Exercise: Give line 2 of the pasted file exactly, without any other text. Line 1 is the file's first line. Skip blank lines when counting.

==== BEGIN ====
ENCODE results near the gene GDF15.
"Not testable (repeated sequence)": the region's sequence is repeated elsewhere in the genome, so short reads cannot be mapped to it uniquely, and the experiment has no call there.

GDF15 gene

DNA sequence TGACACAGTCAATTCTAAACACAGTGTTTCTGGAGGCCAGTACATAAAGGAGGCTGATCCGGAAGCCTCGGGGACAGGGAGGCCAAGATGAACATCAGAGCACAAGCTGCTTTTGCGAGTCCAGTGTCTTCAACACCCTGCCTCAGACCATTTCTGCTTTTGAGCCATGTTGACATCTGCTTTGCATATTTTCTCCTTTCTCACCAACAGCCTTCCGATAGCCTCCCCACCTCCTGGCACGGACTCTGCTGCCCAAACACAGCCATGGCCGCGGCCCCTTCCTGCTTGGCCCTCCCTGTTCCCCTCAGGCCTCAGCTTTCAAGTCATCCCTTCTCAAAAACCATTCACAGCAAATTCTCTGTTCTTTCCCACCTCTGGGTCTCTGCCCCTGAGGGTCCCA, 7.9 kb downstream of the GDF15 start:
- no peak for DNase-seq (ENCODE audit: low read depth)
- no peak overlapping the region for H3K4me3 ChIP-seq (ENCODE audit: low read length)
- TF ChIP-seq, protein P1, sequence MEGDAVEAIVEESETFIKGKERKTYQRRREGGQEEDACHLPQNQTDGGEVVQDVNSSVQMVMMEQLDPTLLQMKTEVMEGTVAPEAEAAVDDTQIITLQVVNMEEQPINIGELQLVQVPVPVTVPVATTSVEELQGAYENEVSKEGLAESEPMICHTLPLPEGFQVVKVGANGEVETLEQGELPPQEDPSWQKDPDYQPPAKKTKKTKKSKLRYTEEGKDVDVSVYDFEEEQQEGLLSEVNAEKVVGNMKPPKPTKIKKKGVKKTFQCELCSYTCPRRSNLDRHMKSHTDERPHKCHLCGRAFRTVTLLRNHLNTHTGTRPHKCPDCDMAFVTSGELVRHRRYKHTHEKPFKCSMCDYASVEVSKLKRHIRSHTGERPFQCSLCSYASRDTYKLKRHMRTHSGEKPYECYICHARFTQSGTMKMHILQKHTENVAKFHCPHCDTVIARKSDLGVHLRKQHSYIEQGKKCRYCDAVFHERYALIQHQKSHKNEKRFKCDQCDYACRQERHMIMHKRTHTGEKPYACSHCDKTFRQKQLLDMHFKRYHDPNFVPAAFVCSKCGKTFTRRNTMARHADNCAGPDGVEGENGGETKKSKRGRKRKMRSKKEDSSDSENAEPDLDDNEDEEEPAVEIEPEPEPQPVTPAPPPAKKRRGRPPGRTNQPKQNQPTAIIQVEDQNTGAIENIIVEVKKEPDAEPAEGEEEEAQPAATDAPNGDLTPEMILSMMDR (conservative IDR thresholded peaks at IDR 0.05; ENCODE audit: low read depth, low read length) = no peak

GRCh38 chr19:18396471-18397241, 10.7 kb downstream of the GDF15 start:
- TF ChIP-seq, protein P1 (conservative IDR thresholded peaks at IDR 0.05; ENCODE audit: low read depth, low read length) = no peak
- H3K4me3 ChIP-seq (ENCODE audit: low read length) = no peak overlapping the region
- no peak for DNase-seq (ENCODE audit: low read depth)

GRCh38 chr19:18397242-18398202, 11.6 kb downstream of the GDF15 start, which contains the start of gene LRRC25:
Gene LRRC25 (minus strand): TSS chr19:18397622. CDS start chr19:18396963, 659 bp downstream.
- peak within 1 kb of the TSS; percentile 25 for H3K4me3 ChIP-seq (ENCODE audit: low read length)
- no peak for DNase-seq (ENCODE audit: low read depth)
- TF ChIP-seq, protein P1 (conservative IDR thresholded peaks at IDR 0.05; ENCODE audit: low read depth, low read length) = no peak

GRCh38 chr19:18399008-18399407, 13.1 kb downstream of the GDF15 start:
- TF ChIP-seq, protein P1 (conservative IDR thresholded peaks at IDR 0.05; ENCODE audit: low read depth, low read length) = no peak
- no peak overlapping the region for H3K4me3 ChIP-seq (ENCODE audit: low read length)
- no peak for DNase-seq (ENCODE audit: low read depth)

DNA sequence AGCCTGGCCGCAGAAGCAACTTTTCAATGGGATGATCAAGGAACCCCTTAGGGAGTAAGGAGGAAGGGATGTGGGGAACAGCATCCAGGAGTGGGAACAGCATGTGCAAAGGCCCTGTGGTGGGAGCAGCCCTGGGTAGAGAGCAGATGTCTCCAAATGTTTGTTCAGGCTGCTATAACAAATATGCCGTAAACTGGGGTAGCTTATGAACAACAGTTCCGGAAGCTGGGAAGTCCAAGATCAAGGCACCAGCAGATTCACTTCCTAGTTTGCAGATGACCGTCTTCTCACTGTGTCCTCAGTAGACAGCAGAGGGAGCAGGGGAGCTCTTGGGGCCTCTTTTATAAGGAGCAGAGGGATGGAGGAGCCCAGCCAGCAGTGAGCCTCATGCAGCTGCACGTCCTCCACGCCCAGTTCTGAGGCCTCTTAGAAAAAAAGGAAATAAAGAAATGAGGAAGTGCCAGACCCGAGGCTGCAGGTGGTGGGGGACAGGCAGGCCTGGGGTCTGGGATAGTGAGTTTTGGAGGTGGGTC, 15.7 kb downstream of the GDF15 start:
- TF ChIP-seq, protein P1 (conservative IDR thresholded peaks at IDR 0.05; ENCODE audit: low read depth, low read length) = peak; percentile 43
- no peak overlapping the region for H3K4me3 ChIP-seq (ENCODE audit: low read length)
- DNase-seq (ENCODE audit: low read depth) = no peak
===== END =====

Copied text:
"Not testable (repeated sequence)": the region's sequence is repeated elsewhere in the genome, so short reads cannot be mapped to it uniquely, and the experiment has no call there.